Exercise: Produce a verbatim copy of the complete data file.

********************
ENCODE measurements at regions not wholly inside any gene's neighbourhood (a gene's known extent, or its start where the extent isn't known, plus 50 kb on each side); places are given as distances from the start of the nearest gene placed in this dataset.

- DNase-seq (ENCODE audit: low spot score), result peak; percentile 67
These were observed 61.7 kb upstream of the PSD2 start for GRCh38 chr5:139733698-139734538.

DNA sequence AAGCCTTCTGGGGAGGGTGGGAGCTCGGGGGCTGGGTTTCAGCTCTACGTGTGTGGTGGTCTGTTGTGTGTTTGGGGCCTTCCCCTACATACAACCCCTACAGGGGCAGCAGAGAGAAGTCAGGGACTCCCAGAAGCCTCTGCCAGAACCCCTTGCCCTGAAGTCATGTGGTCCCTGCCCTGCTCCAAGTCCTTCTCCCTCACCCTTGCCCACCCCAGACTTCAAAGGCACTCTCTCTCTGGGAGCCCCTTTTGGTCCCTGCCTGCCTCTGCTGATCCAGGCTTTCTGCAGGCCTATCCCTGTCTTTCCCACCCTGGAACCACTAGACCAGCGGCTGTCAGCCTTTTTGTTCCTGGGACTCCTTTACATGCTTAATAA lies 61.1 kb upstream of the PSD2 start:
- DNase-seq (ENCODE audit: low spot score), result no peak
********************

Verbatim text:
ENCODE measurements at regions not wholly inside any gene's neighbourhood (a gene's known extent, or its start where the extent isn't known, plus 50 kb on each side); places are given as distances from the start of the nearest gene placed in this dataset.

- DNase-seq (ENCODE audit: low spot score), result peak; percentile 67
These were observed 61.7 kb upstream of the PSD2 start for GRCh38 chr5:139733698-139734538.

DNA sequence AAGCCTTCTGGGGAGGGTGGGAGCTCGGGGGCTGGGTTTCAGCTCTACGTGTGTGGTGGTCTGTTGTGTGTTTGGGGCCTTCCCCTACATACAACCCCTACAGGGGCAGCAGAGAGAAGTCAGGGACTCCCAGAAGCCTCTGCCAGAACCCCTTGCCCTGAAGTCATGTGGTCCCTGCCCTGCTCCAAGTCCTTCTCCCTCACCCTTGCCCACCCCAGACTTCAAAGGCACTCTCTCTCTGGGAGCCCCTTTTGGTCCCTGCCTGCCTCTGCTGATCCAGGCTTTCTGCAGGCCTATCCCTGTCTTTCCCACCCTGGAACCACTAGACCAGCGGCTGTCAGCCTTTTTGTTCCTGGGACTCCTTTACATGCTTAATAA lies 61.1 kb upstream of the PSD2 start:
- DNase-seq (ENCODE audit: low spot score), result no peak